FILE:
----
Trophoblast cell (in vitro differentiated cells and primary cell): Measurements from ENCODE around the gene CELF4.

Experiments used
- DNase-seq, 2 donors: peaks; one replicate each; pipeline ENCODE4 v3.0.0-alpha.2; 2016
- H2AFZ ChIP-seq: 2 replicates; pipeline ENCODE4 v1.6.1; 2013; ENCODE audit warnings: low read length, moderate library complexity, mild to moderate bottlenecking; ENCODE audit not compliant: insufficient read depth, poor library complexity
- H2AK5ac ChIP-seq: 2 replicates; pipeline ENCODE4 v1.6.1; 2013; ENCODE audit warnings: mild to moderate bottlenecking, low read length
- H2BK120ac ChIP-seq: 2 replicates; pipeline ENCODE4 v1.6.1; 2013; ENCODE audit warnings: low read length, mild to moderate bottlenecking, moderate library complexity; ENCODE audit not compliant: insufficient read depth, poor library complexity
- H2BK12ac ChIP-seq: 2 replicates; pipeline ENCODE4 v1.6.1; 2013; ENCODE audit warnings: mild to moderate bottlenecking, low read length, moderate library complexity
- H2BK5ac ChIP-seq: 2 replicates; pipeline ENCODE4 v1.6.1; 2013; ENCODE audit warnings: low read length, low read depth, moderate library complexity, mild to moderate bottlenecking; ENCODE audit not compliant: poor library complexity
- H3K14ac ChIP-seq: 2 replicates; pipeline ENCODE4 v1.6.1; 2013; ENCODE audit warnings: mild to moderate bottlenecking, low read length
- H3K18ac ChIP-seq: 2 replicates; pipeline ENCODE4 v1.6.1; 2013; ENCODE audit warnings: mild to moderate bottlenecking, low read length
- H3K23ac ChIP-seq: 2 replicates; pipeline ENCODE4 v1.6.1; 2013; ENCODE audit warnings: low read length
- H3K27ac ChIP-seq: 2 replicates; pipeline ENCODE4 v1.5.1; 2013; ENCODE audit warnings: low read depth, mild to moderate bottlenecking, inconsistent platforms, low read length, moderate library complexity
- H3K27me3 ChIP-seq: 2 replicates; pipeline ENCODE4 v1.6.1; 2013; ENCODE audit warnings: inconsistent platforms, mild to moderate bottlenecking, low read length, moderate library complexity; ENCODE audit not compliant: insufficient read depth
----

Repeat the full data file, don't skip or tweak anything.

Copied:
Trophoblast cell (in vitro differentiated cells and primary cell): Measurements from ENCODE around the gene CELF4.

Experiments used
- DNase-seq, 2 donors: peaks; one replicate each; pipeline ENCODE4 v3.0.0-alpha.2; 2016
- H2AFZ ChIP-seq: 2 replicates; pipeline ENCODE4 v1.6.1; 2013; ENCODE audit warnings: low read length, moderate library complexity, mild to moderate bottlenecking; ENCODE audit not compliant: insufficient read depth, poor library complexity
- H2AK5ac ChIP-seq: 2 replicates; pipeline ENCODE4 v1.6.1; 2013; ENCODE audit warnings: mild to moderate bottlenecking, low read length
- H2BK120ac ChIP-seq: 2 replicates; pipeline ENCODE4 v1.6.1; 2013; ENCODE audit warnings: low read length, mild to moderate bottlenecking, moderate library complexity; ENCODE audit not compliant: insufficient read depth, poor library complexity
- H2BK12ac ChIP-seq: 2 replicates; pipeline ENCODE4 v1.6.1; 2013; ENCODE audit warnings: mild to moderate bottlenecking, low read length, moderate library complexity
- H2BK5ac ChIP-seq: 2 replicates; pipeline ENCODE4 v1.6.1; 2013; ENCODE audit warnings: low read length, low read depth, moderate library complexity, mild to moderate bottlenecking; ENCODE audit not compliant: poor library complexity
- H3K14ac ChIP-seq: 2 replicates; pipeline ENCODE4 v1.6.1; 2013; ENCODE audit warnings: mild to moderate bottlenecking, low read length
- H3K18ac ChIP-seq: 2 replicates; pipeline ENCODE4 v1.6.1; 2013; ENCODE audit warnings: mild to moderate bottlenecking, low read length
- H3K23ac ChIP-seq: 2 replicates; pipeline ENCODE4 v1.6.1; 2013; ENCODE audit warnings: low read length
- H3K27ac ChIP-seq: 2 replicates; pipeline ENCODE4 v1.5.1; 2013; ENCODE audit warnings: low read depth, mild to moderate bottlenecking, inconsistent platforms, low read length, moderate library complexity
- H3K27me3 ChIP-seq: 2 replicates; pipeline ENCODE4 v1.6.1; 2013; ENCODE audit warnings: inconsistent platforms, mild to moderate bottlenecking, low read length, moderate library complexity; ENCODE audit not compliant: insufficient read depth